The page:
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Information about PGvision

Published on March 19, 2008

Author: Renzo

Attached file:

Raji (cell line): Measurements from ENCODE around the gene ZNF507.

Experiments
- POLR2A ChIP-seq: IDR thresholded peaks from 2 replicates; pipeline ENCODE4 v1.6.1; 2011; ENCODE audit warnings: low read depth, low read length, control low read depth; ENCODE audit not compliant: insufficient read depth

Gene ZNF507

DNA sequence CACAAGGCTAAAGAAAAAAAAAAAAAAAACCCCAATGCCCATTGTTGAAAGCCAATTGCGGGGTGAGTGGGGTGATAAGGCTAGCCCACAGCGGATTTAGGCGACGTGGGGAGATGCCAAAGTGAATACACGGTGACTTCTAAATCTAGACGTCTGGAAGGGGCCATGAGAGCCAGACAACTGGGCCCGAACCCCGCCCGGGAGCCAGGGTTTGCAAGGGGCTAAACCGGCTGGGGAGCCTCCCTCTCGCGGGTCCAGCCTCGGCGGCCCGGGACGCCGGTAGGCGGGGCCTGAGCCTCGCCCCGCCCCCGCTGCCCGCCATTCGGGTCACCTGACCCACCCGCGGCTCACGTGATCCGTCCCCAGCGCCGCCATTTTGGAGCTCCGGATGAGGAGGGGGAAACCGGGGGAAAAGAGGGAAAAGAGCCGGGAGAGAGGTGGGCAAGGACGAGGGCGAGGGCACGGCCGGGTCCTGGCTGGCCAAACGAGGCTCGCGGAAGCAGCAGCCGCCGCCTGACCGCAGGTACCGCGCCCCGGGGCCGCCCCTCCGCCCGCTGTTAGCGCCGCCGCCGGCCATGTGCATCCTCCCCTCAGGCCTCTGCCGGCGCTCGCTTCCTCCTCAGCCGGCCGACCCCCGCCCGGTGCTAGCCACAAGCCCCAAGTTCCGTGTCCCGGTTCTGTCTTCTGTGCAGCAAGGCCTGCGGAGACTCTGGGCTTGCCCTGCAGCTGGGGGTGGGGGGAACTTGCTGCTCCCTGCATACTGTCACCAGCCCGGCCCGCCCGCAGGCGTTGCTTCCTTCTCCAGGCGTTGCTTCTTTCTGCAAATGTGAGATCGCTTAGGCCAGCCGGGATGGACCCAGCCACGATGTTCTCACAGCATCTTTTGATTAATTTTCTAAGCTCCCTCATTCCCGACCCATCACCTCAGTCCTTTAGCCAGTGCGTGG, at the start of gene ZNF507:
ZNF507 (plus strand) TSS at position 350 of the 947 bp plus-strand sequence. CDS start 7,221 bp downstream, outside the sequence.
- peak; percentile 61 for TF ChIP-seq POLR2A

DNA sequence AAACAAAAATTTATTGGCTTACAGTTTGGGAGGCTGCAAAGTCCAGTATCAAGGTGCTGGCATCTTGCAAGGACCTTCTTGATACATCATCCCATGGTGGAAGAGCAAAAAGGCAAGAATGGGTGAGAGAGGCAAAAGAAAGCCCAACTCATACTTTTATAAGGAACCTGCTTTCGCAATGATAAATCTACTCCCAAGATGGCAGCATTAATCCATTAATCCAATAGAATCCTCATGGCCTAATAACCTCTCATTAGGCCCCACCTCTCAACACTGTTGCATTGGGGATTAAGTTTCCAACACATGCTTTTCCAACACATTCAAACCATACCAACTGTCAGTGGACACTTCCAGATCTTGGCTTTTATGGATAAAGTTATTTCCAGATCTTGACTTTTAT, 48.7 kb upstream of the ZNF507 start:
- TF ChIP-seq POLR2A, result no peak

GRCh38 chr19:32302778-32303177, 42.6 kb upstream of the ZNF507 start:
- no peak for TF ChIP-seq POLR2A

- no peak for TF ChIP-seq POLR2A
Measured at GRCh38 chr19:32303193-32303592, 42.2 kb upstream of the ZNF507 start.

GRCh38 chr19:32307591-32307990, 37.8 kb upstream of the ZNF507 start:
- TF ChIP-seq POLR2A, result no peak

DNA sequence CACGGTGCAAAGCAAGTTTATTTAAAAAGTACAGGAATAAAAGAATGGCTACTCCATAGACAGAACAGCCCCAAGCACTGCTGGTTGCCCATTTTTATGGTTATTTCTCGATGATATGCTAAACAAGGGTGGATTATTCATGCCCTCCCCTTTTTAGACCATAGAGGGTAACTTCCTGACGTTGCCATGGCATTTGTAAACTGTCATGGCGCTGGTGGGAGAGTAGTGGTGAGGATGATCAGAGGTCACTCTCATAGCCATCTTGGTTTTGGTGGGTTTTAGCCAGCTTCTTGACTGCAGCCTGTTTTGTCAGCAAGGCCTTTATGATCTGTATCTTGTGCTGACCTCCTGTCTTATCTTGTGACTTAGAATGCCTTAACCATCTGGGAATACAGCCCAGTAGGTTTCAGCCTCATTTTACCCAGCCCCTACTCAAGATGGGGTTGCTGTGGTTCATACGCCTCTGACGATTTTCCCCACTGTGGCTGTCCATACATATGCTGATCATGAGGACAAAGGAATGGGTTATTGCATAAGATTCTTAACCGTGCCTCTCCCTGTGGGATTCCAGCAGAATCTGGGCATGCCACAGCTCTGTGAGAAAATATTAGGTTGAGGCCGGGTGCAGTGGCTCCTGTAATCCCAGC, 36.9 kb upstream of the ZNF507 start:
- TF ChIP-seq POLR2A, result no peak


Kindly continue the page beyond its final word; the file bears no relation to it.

Developing a Shared Vision This guide explains the importance of having an LHC wide strategic vision, and illustrates through case studies the role of visioning in empowering Local Health Communities to achieve successful service transformation :  Developing a Shared Vision This guide explains the importance of having an LHC wide strategic vision, and illustrates through case studies the role of visioning in empowering Local Health Communities to achieve successful service transformation A Practical Guide for the NHS The Power of an LHC Wide Strategic Vision :  The Power of an LHC Wide Strategic Vision A good vision is not an idea, it’s not even an important idea, it is a force in people’s hearts, a force of impressive power. At it’s simplest level, a shared vision is the answer to the question - ‘What do we want to create?’ An LHC wide Strategic Vision provides a picture of what your health and care system will look like in 5 to 10 years from now. It should have a time horizon of up to a decade or more. It should be ambitious and represent a dream that is beyond what you think is possible. It is a reflection of the values and beliefs of the people who created it. Listening to and engaging staff, patients and the public is therefore an essential part of creating the vision that will be the future health and care delivery system. Individual health and care providers may be successful in their particular activities, but there is a tremendous advantage and a powerful synergy that develops when the whole health and care community works together to describe its vision for the future and bring that vision to reality. The strategic visioning process focuses and channels the energy and the creativity and ideas of the public and the leaders into a powerful strategic vision and action plan. It builds on the many good things that are happening across the LHC, aligning them in a common direction and creating new impetus for their completion. The vision must be both strategic, because it anchors plans and actions in the context of your specific environment, and ambitious, because it is what is needed to inspire commitment and action. It should stretch beyond your current state – but cannot be ‘pie in the sky’, which is merely an illusion. Strategic thinking Thinking hard about your particular setting and anticipated future. Looks at LHC strengths, weaknesses, capabilities and forces and trends that impact. How to take advantage through selected focussed effort. Strategic Planning Applies strategic thinking to a systematic process of planning for the future. Anticipating changes, setting goals and action plans. Often extends the present into the future by focussing on problems or limiting plans to current resources. Strategic Visioning Is a strategic planning process that includes a compelling description of the desired ‘future state’ ( a vision) and generates a plan and resources to realise the vision. It leads to deployment of resources and focussed development of effort. An LHC wide strategic vision inspires people to deliver positive change Slide3:  10. Somebody sneezes and dusts flies off your old plan. 9. Half of your community doesn’t know if you have a Strategic Plan. 8 The other half doesn’t care. 7 Your health economy is under pressure, there is a general sense in the community that the health and care system is failing. 6. You know in your heart that the Local Health Community is capable of great things if you could all come together in a common effort. 5. Your existing plan is not really a plan, it is a list of activities that it would be good to do, rather than a systematic examination of your Health community, a strategic vision for the future, an action plan with responsibilities assigned and a timeline for completion. 4. Your existing plan is not really strategic. It is a template borrowed from another community that does not build on the strengths and capabilities or an understanding of the emerging issues that will affect your community. 3. Your existing plan has no vision, it is an extension of the status quo based on existing resources, rather tan a compelling image of the desired future that energises your community to take charge of its future. 2. You don’t want to look back in ten years time and wish that you had taken action now. 1. You realise that a strategic vision and action plan that is bold, compelling and embraced by the entire community is one of the most powerful engines to drive a Local Health Community towards long term successful service transformation . Envisioning and communicating a better future When there is a need to achieve transformational change, and in order to achieve such a beneficial, future state, the leaders of a change programme must describe a clear vision of that future and then communicate it consistently. Managing Successful Programmes: OGC A clear and articulated vision is a foundation and focus for the transformational change programme. It is the basis for the outcomes and delivered benefits and is a key enabler for the buy-in, motivation, activity and alignment of stakeholders. Ten Reasons for a Strategic Visioning Process What Does A Good Strategic Vision Look Like?:  Use the following criteria to evaluate your own Strategic Vision Forward looking Does your Vision Statement provide a powerful and positive picture of what your health and care system will look like in 5 – 10 years time? Ambition Is it ambitious; does it represent a dream beyond what you think is possible now? Is it all about excellence ? Motivating Does it clarify the direction in which your provider organisations needs to move? Does it clarify the future commissioning direction? Does it clarify the user focus for commissioning decisions and service provision? Does it clarify the capabilities commissioners and providers will need to develop? Purpose-Driven Does your vision statement give staff a larger sense of purpose? Is your vision statement worded in such a way that staff see themselves as "building a cathedral" rather than “cutting stones“? Inspiring Does it create enthusiasm, inspire and engage people? Does it provoke emotion and excitement? Does it pose a challenge that inspires and engages people in the community to embrace the need to change? Capitalises on Unique Competencies Does it build on the LHC’s collective strengths, unique capabilities, resources and assets? ‘Success is about maintaining the vision even through the most gruelling details’ A story from the Middle Ages Three stone masons were hard at work when a visitor came along and asked them what they were doing. The first stone mason was working hard, sweat beading his brow - ‘I am cutting this stone’ The second man though less distraught sighed and said - ‘I’m building a parapet’. The third man replied with a radiant face – ‘I am building a beautiful cathedral that will glorify God for centuries to come’ Author unknown What Does A Good Strategic Vision Look Like? Slide5:  The more broad based involvement there is up front in the visioning process, the more likelihood of success in bringing that vision to reality. Organisations, which include independent sector, public sector, local authority, non profit organisations, voluntary sector, each have : A collection of resources, financial, human, technology An agenda A vision of their desired future A leadership structure A set of allegiances to that agenda and leadership The potential to be a partner in development efforts in the community. The potential impact of these organisations being aligned into a common vision and action plan is a recipe for successful transformation. If the vision is not shared or supported, or if there are conflicting visions, the result will be a chaotic collision of competing priorities and failure to meet local needs. For more information and top tips read the Stakeholder Engagement Practical Guide Liverpool PCT say : ‘ Be inclusive ‘ Following the visioning event to develop a year of care model for schizophrenia wider feedback highlighted that families and carers felt excluded, as a result a further event was held to ensure their views were heard and responded to. “Vision without action is merely a dream. Action without vision just passes time. Vision with action can change the world.” Author: Joel Barker- The Power of Vision A good Strategic Vision is owned by the Local Health Community Strategic Visioning: The Process :  Strategic Visioning: The Process Describe an accurate picture of the current reality for the LHC Draw a strategic map of your LHC Use demographic and public health data to show current strengths and weaknesses. The gap between where you are and where you want to be will be the creative tension that helps pull you towards your vision. Examine the emerging local, national, global trends Be creative ask - What if? Make sure that your vision includes the whole care continuum from heath promotion and prevention through care and treatment to review and rehabilitation. Feedback is given in the form of a summary Think of different ways of communicating the messages Create a powerful case for change. Use language that reflect people’s values and beliefs to win hearts and minds The ISIP Care Delivery Principles may be a useful starting point. Visual awakening Where are you now ? Visual exploration Explore the possibilities Vision creation Where do you want to be? Dare to dream Visual communication Show before and after? What if ? Demonstrator Experience: Nottinghamshire PCT Model of Diabetes Care:  Demonstrator Experience: Nottinghamshire PCT Model of Diabetes Care Visual awakening Where are you now ? Visual exploration Explore the possibilities Vision creation Where do you want to be? Dare to dream The aim of the Visioning event was to establish a compelling case for change in the context of local service provision. This event was designed to involve and engage a wide group of local stakeholders who commission, provide and use current services. It was important for us that we built on existing good practice and the extensive work of the Central Nottinghamshire Diabetes Network. We brainstormed all the good things that were already in place. We wanted to get a view of the current service provision so we used data and we asked our users for their experiences. Visual communication Show before and after? What if ? What if we used policy drivers and local incentives to change the way that services are currently delivered, offering more choice and services closer to home? Both primary, community care and acute practitioners recognise and accept that it is important to create the right conditions to change services to increase quality, improve access and make the best use of the resources available (people, technology and finance). Visioning event – a half day event was held with input from local GPs, consultants, National Diabetes Support Team and ISIP. Delegates included users, doctors (GPs and consultants), nurses allied health care professionals, diabetes network members and managers. Service that empowers and enables patients and users to self care Patient Experience Workforce Communication Transfer of knowledge, skills and support to both patients and health care professional Different ways of working, competent workforce in the community Demonstrator Experience: Liverpool Vision for Schizophrenia Year of Care:  Demonstrator Experience: Liverpool Vision for Schizophrenia Year of Care We spent time preparing for the event, gathering data to really understand the current state. We decided to use the Walt Disney Circle of Creativity in a facilitated workshop to develop our vision for the Year of Care. . What if ? Walt Disney Circle The critic asks ‘what if problems occur, what could go wrong?’ The Dreamer says ‘anything is possible - no constraints’ The realist says ‘How do I / we want to do that’ The Circle of Creativity was developed by R. Dilts based on the successful strategies of Walt Disney. The approach was developed through individual interviews with friends and colleagues of Disney. It is a model for effective and creative development of personal and professional plans. It helps you to transfer an idea into the input for a plan. l The Vision was taken to the Mental Health Consortium Committee and they have made a number of comments on it . We held a second workshop to look at the comments and agree actions. Need to place “family” along this whole model If the needs of families and informal support networks are not considered within this planning stage the focus will be narrow and gaps will remain. Visual awakening Where are you now ? Visual exploration Explore the possibilities Vision creation Where do you want to be? Dare to dream Visual communication Show before and after? What if ? NHS ISI Experience: Wiltshire PCT Reforming Community Services:  NHS ISI Experience: Wiltshire PCT Reforming Community Services . The current range of community health services in Wiltshire did not fit with the PCTs ambitions for modern NHS healthcare. Wiltshire Primary Care Trust has a new vision for the future. What if people lived healthier lives, care was delivered much closer to people’s homes, people had greater choice over where and how and when they receive NHS care, and we could provide care when needed in modern facilities? People will be actively encouraged and supported in adopting healthy lifestyles Eleven new neighbourhood teams will enable more older people to live in their own home Fewer people will need emergency admission to hospital Local access to clinical assessment and diagnostic services in Primary Care Centres Reduced attendance at Accident and Emergency Departments and reduced non-urgent ambulance call-outs Local and integrated support from the 11 new neighbourhood teams will reduce Length of Hospital Stay Improved recuperation through better use of Community Hospital beds Faster access to clinical professionals and treatments in five new NHS Primary Care Centres Reduced need for patients to travel to main hospitals for diagnostic tests or therapy services such as intravenous therapy, blood transfusion, blood tests, and rehabilitation, as they will be available in the community through the new NHS Primary Care Centres. 500 people attended a series of stakeholders’ assemblies to discuss the proposals 3,000 people attended public consultation meetings 600 staff provided their views 790 people completed anonymous questionnaires 700 other comments were received by telephone, letters, fax and email Visual awakening Where are you now ? Visual exploration Explore the possibilities Vision creation Where do you want to be? Dare to dream Visual communication Show before and after? What if ? Key messages :  Key messages Involvement and inclusion of stakeholders is key if transformational change is to become a reality. Listen to stakeholders and package their thoughts into a vision that can be understood and embraced by all concerned with systems of care. Make sure that your vision appeals to hearts and minds of the people affected by the change - a benefits led approach helps to engage stakeholders and create the case for change. Visioning events can unlock the potential of practitioners to see a way of ‘doing things differently’. Asking ‘what if’ helps to break away from the traditional thinking about how we deliver services. Visionary leadership can turn a good idea into something achievable. The leaders of a change programme must describe a clear vision of that future and then communicate it consistently. Where to go for more information:  Where to go for more information External references: Creating a Shared Vision : ISIP Care Delivery Principles Strategic leadership and Decision making Disney Circle of Creativity ; Named contacts: Liverpool Mental PCT Mental Health Programme: Central Nottingham Diabetes Network: Wiltshire PCT: